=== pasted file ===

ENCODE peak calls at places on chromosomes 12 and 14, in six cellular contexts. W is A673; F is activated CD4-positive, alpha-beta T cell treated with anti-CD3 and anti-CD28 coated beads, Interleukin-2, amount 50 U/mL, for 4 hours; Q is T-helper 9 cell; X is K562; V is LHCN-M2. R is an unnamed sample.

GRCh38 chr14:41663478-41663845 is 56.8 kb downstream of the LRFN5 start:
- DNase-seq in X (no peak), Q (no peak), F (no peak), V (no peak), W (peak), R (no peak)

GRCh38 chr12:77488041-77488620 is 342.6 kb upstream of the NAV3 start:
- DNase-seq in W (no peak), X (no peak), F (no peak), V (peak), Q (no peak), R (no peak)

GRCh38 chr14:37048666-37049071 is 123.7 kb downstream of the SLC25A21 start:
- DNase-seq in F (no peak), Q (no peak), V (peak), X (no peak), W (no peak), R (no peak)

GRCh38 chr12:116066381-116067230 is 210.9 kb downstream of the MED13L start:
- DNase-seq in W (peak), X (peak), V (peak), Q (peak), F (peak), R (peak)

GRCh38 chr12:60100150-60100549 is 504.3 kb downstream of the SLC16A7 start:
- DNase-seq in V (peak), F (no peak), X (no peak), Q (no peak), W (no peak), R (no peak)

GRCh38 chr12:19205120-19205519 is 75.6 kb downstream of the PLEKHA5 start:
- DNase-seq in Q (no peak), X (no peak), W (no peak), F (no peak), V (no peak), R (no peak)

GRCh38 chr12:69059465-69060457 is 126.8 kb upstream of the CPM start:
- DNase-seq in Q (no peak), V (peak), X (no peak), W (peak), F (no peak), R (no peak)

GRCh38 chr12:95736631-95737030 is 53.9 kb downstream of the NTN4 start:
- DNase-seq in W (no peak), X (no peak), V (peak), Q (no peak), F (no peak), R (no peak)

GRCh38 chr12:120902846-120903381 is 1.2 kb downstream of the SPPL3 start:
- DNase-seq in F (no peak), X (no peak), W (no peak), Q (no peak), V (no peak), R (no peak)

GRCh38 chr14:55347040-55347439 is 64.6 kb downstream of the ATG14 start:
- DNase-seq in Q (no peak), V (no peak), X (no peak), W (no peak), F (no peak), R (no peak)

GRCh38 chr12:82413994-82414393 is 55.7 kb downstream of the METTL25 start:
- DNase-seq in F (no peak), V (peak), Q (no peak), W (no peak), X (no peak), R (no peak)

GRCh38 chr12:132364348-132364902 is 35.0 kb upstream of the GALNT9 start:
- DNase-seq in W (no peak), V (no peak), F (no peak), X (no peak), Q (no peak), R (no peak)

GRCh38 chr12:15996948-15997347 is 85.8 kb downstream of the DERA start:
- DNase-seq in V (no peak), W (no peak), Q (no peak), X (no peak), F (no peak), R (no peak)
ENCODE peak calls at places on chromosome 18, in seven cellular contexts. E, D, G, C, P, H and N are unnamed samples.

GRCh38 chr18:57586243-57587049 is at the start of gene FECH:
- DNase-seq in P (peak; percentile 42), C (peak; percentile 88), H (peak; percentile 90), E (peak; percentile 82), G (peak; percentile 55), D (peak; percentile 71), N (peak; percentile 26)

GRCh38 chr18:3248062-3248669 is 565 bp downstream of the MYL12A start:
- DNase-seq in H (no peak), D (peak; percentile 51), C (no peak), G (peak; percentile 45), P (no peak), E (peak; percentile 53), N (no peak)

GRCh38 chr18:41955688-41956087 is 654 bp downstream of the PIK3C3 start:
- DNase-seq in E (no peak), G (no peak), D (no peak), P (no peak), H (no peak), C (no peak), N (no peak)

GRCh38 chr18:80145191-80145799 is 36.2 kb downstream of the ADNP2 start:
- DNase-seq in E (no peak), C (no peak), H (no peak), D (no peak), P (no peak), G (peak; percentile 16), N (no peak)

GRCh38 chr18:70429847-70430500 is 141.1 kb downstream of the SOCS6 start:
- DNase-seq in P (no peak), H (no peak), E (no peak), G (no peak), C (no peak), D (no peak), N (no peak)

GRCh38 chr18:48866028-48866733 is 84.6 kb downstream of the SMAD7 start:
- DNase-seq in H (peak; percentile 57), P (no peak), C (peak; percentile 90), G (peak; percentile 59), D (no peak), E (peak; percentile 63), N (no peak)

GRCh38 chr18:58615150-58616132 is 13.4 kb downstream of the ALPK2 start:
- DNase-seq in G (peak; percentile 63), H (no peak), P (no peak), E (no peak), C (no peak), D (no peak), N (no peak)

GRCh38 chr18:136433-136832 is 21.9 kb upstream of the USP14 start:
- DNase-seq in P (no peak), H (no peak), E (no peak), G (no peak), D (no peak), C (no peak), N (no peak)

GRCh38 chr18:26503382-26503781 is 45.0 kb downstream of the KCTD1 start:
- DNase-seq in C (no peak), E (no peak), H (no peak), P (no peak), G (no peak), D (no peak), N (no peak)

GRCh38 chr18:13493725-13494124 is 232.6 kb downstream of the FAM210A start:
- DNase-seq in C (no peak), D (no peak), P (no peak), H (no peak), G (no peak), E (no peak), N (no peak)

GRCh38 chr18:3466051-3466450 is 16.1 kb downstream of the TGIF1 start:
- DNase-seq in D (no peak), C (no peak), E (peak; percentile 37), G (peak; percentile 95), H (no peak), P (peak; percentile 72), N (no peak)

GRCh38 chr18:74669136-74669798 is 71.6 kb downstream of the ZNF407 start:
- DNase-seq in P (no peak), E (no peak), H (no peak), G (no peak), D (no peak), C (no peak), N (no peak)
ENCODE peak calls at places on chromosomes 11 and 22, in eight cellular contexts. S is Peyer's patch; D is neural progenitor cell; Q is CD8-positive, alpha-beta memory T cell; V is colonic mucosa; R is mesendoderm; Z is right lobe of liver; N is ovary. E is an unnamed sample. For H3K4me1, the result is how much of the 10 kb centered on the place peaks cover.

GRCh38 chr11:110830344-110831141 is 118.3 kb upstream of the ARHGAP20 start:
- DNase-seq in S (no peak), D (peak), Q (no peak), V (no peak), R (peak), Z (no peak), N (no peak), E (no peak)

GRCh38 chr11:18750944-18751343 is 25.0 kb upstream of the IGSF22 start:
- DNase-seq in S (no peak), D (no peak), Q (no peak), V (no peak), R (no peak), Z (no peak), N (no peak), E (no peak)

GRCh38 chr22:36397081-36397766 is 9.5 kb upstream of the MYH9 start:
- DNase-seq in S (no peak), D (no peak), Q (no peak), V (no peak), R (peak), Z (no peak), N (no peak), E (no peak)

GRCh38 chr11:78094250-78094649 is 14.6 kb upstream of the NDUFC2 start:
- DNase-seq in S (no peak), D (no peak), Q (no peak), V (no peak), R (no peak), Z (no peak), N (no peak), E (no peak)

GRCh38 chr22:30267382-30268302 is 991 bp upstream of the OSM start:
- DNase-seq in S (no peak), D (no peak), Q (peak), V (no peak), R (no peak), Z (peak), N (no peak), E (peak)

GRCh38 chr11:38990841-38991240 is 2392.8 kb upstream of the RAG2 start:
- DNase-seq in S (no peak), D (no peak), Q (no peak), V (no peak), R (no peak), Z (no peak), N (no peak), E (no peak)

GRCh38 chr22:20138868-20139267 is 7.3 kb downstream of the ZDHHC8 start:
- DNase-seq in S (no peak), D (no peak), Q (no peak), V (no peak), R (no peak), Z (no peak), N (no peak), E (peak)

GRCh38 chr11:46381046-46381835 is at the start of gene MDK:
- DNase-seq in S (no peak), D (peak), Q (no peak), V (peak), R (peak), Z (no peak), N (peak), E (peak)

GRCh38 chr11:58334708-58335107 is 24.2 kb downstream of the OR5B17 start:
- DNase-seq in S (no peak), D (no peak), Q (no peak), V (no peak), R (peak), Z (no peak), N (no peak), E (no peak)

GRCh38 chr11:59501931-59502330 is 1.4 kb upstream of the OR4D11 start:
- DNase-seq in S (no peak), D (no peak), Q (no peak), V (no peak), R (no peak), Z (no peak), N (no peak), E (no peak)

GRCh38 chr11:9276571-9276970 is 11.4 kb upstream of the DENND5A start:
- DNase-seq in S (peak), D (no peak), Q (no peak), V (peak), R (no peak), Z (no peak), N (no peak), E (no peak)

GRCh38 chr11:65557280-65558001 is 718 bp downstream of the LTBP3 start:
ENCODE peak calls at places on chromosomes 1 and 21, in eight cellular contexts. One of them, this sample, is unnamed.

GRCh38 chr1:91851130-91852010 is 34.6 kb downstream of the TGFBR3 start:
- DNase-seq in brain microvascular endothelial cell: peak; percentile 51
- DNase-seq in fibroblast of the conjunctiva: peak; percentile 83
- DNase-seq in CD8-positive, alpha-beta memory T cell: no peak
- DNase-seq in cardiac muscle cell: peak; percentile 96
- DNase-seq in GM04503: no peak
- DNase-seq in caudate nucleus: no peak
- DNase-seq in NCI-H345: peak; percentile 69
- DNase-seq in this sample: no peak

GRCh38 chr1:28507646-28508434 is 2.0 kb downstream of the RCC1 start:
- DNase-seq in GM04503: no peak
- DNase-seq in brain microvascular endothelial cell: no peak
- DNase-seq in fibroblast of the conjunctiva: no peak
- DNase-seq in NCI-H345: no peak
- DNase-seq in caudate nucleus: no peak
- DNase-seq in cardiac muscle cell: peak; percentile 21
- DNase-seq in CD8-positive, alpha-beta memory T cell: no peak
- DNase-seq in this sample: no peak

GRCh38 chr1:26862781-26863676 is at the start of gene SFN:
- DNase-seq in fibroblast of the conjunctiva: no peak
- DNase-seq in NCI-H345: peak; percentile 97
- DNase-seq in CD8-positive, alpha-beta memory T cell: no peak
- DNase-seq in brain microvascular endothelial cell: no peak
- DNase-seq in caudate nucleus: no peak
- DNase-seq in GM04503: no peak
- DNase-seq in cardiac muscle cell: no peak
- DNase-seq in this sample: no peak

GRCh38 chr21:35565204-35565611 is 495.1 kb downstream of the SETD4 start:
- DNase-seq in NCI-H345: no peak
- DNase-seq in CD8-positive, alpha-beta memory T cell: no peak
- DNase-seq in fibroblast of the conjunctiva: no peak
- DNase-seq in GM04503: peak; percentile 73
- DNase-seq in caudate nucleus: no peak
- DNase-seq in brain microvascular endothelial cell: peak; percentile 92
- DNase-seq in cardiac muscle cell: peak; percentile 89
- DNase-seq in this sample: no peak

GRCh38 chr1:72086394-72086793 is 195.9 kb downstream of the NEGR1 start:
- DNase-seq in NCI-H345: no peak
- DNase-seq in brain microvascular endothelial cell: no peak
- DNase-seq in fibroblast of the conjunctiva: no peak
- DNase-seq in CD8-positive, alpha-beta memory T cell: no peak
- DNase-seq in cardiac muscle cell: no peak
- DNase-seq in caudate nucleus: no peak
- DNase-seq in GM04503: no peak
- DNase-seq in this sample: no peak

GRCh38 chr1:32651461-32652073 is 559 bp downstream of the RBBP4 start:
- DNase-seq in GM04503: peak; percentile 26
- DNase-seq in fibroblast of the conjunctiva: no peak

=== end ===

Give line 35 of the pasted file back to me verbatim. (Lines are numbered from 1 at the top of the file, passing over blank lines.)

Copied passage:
GRCh38 chr18:80145191-80145799 is 36.2 kb downstream of the ADNP2 start: